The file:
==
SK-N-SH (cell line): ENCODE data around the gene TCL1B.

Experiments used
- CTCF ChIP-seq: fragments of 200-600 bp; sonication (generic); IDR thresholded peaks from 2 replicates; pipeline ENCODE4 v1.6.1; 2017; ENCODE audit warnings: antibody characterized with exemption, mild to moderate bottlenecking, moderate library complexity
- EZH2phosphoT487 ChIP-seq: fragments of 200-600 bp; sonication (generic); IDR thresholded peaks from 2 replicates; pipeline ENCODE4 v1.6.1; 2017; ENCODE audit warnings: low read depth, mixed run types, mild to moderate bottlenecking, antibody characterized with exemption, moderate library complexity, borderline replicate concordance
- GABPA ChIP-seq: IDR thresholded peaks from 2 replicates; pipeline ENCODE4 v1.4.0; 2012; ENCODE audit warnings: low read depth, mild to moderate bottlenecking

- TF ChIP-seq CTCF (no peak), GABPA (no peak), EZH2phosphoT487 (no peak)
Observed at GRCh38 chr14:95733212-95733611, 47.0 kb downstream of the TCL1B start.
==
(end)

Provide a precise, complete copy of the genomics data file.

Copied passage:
SK-N-SH (cell line): ENCODE data around the gene TCL1B.

Experiments used
- CTCF ChIP-seq: fragments of 200-600 bp; sonication (generic); IDR thresholded peaks from 2 replicates; pipeline ENCODE4 v1.6.1; 2017; ENCODE audit warnings: antibody characterized with exemption, mild to moderate bottlenecking, moderate library complexity
- EZH2phosphoT487 ChIP-seq: fragments of 200-600 bp; sonication (generic); IDR thresholded peaks from 2 replicates; pipeline ENCODE4 v1.6.1; 2017; ENCODE audit warnings: low read depth, mixed run types, mild to moderate bottlenecking, antibody characterized with exemption, moderate library complexity, borderline replicate concordance
- GABPA ChIP-seq: IDR thresholded peaks from 2 replicates; pipeline ENCODE4 v1.4.0; 2012; ENCODE audit warnings: low read depth, mild to moderate bottlenecking

- TF ChIP-seq CTCF (no peak), GABPA (no peak), EZH2phosphoT487 (no peak)
Observed at GRCh38 chr14:95733212-95733611, 47.0 kb downstream of the TCL1B start.